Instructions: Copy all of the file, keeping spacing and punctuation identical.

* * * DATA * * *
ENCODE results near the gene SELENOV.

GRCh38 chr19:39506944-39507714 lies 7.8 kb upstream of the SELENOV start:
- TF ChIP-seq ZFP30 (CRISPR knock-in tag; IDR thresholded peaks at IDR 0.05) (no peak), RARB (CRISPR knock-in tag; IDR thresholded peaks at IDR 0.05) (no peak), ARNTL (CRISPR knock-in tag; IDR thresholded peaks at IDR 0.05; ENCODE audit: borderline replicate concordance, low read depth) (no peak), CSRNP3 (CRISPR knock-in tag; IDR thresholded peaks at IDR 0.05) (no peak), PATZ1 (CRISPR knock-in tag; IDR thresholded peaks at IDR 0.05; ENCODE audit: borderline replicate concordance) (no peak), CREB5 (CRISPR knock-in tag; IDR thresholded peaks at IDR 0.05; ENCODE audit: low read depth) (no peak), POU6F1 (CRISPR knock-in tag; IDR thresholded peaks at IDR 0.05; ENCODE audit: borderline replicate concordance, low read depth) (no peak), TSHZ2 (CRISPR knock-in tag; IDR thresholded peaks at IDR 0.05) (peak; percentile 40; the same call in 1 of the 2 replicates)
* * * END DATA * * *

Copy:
ENCODE results near the gene SELENOV.

GRCh38 chr19:39506944-39507714 lies 7.8 kb upstream of the SELENOV start:
- TF ChIP-seq ZFP30 (CRISPR knock-in tag; IDR thresholded peaks at IDR 0.05) (no peak), RARB (CRISPR knock-in tag; IDR thresholded peaks at IDR 0.05) (no peak), ARNTL (CRISPR knock-in tag; IDR thresholded peaks at IDR 0.05; ENCODE audit: borderline replicate concordance, low read depth) (no peak), CSRNP3 (CRISPR knock-in tag; IDR thresholded peaks at IDR 0.05) (no peak), PATZ1 (CRISPR knock-in tag; IDR thresholded peaks at IDR 0.05; ENCODE audit: borderline replicate concordance) (no peak), CREB5 (CRISPR knock-in tag; IDR thresholded peaks at IDR 0.05; ENCODE audit: low read depth) (no peak), POU6F1 (CRISPR knock-in tag; IDR thresholded peaks at IDR 0.05; ENCODE audit: borderline replicate concordance, low read depth) (no peak), TSHZ2 (CRISPR knock-in tag; IDR thresholded peaks at IDR 0.05) (peak; percentile 40; the same call in 1 of the 2 replicates)